New Honda Civic misses many targets, all best-of lists
Honda may have right to expect the usual warm welcome for its new 2012 Civic. After all, the Civic's been one of the most lauded cars in history, with dozens of best-of wins under its belt and a standing reservation on most car of the year nominee lists. Not so this year: the revamped model line has better fuel economy, but a notably thrifty interior, a less refined engine and unimproved handling, major mishaps in a day of Elantras, Focuses and Cruzes. The list of publications that have unfriended the Civic run the gamut from The Car Connection, where it receives a 6.8 out of 10, to Car and Driver, which says simply, "the thrill is gone," to Consumer Reports, which no longer puts the Civic on its Recommended list. Civic sales are down this year, but Honda's doubled down on a new production line in Indiana--and is now rushing a 2013 update to fix the Civic's major competitive disadvantages.
Mother nature wrecks lives, takes Japan's auto industry offline
As we wrote back in March, when a 9.0-magnitude earthquake struck eastern Japan and created a tsunami that killed more than 15,000 people, it's almost crass to talk about the lingering damage to the auto industry in the wake of the tremendous human loss. It's time to assess the lasting effects, however, since all the major Japanese automakers are now back online. Toyota and Honda sales were down sharply all summer, from parts shortages that were later amplified by flooding in Thailand, another source of components. For Toyota, the earthquake followed on the heels of its major recalls of 2009 and 2010, and came just as sales were beginning to revive. Have they lost customers permanently to Korea and Detroit? Japan may never be the same, but at least its standard-bearing industry is now back up to speed, and back in the sales battle in America.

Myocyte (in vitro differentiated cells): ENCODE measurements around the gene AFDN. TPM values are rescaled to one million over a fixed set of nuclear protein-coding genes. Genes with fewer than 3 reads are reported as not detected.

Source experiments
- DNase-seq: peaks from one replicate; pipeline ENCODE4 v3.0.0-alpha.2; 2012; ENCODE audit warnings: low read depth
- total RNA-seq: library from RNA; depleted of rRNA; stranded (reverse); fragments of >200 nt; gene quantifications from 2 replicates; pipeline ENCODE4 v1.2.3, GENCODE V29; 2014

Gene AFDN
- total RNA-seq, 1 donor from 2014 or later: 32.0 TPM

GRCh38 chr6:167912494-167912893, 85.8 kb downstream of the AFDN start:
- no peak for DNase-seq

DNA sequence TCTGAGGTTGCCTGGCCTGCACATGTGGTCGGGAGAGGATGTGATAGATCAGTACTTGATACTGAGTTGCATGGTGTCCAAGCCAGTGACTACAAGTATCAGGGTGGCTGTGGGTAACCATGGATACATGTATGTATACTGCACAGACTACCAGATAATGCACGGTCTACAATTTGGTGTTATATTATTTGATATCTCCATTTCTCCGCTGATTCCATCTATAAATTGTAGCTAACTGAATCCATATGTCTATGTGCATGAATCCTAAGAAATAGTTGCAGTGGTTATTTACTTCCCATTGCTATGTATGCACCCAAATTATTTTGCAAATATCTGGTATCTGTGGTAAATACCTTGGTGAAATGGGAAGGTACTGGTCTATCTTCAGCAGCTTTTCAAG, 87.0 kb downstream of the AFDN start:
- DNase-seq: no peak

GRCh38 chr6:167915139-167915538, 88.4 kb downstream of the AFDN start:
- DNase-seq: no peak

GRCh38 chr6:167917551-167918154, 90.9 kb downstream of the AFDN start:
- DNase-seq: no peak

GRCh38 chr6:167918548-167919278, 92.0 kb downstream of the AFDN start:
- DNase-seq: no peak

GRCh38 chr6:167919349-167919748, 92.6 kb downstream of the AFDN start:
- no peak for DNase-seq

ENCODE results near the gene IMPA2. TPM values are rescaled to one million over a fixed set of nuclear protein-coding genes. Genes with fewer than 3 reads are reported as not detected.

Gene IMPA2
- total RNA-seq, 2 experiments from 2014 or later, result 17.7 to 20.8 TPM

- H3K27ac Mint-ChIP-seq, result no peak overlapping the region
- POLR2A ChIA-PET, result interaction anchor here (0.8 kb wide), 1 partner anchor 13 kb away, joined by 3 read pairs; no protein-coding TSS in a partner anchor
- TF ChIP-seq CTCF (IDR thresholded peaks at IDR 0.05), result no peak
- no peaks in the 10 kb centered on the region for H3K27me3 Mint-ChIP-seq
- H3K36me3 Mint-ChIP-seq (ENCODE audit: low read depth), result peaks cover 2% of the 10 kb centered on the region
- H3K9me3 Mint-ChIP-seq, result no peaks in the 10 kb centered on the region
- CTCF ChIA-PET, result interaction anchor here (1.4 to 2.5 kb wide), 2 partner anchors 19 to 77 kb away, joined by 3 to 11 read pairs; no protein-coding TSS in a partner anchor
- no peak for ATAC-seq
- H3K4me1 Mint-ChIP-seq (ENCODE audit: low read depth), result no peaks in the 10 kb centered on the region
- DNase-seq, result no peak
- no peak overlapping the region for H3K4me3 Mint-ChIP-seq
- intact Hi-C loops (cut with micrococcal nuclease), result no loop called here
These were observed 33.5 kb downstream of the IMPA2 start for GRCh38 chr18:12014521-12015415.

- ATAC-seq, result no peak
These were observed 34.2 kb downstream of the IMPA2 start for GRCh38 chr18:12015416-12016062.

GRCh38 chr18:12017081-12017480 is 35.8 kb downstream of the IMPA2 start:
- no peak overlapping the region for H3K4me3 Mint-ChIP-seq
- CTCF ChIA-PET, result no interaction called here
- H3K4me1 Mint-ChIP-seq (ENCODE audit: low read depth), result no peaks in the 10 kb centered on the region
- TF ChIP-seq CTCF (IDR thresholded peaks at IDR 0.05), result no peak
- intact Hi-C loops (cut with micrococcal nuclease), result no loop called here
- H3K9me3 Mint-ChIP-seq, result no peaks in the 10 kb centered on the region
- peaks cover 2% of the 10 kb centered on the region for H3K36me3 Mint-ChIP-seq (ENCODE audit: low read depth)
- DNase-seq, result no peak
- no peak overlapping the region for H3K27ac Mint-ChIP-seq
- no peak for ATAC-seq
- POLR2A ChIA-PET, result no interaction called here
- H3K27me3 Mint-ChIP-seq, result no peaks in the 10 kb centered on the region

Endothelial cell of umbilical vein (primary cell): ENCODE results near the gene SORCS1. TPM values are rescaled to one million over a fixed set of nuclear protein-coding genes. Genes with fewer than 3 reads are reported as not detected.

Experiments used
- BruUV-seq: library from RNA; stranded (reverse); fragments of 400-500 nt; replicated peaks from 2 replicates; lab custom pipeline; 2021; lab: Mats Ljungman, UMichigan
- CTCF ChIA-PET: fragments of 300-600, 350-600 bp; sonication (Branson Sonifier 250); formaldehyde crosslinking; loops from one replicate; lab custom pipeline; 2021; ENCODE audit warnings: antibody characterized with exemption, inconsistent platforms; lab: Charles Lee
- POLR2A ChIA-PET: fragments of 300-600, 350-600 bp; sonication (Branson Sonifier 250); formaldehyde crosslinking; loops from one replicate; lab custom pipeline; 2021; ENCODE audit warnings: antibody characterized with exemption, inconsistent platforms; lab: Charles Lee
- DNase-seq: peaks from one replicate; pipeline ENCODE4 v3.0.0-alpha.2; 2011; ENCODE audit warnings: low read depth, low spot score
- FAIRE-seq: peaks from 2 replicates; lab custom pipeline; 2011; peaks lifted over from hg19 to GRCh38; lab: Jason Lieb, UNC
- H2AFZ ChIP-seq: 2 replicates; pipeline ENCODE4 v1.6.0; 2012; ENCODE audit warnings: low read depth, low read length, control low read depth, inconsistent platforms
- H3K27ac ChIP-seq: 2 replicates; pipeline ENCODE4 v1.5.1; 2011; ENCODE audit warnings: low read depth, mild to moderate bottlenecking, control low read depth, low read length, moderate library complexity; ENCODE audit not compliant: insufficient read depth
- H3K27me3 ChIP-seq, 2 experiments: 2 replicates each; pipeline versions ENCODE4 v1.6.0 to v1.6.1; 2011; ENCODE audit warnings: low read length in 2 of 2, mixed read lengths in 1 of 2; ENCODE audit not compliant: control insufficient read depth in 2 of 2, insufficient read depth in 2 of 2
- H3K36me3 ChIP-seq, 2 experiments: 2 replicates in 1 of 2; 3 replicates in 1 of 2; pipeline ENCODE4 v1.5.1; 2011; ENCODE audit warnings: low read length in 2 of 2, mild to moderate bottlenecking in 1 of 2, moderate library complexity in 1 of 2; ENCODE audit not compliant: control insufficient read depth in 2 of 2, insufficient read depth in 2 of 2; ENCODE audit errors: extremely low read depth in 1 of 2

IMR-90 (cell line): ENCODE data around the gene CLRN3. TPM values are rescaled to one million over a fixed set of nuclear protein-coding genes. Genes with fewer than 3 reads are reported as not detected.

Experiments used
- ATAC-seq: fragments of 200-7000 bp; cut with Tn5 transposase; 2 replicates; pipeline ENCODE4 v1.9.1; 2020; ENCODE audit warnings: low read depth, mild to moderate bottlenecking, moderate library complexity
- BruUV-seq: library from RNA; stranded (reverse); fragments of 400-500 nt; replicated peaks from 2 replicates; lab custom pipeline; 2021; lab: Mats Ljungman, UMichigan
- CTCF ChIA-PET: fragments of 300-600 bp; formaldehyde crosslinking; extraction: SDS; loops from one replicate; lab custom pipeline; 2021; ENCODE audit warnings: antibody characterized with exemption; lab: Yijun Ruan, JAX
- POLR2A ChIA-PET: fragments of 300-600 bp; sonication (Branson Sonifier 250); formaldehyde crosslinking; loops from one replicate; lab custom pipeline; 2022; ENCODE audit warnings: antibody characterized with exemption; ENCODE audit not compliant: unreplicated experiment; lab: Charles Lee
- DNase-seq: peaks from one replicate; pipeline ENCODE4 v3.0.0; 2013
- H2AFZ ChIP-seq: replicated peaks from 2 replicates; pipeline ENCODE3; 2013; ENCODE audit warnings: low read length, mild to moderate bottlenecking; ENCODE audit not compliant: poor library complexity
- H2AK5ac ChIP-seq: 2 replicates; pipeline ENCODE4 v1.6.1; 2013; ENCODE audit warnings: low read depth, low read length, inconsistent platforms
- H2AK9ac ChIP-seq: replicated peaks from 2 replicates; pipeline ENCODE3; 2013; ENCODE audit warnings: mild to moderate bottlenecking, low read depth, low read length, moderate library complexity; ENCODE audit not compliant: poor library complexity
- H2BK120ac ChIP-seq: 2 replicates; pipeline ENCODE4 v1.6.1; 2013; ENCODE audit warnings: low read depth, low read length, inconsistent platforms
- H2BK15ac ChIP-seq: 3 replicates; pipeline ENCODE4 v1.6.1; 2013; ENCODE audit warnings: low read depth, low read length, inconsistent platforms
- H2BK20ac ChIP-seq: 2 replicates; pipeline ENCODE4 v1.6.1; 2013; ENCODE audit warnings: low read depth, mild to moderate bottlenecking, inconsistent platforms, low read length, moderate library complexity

2012 Chevrolet VoltEnlarge Photo
Voltgate: will it kill GM's halo car, or will it just go away?
General Motors has patiently nursed the Chevy Volt to life, but at every turn, some dingo wants to eat its baby. First shown as a concept car back in 2007, the extended-range electric Volt came to life in 2008 as a production-ready vehicle. Then GM went bankrupt, and got federal loans to stay in business and to build the Volt. That's all it took for the innovative green car to become a potent weapon, one used by politicians and media alike to beat up on post-bankruptcy GM. For every Car of the Year award it's won, the Chevrolet Volt has earned its share of scars and bruises, from post-crash fires in private hands and at the NHTSA, to lumpy production numbers that have turned its sales picture murky. Matt Drudge's idiotic, uninformed war against the Volt hasn't helped much, and neither has the Volt's uncomfortable seat at the center of the 2012 presidential campaign. On one level, the biggest car news story of 2011 is just a car, after all--but on so many other levels, it's part of a narrative that could exhaust GM's ability to sell itself as reborn, and reimagined.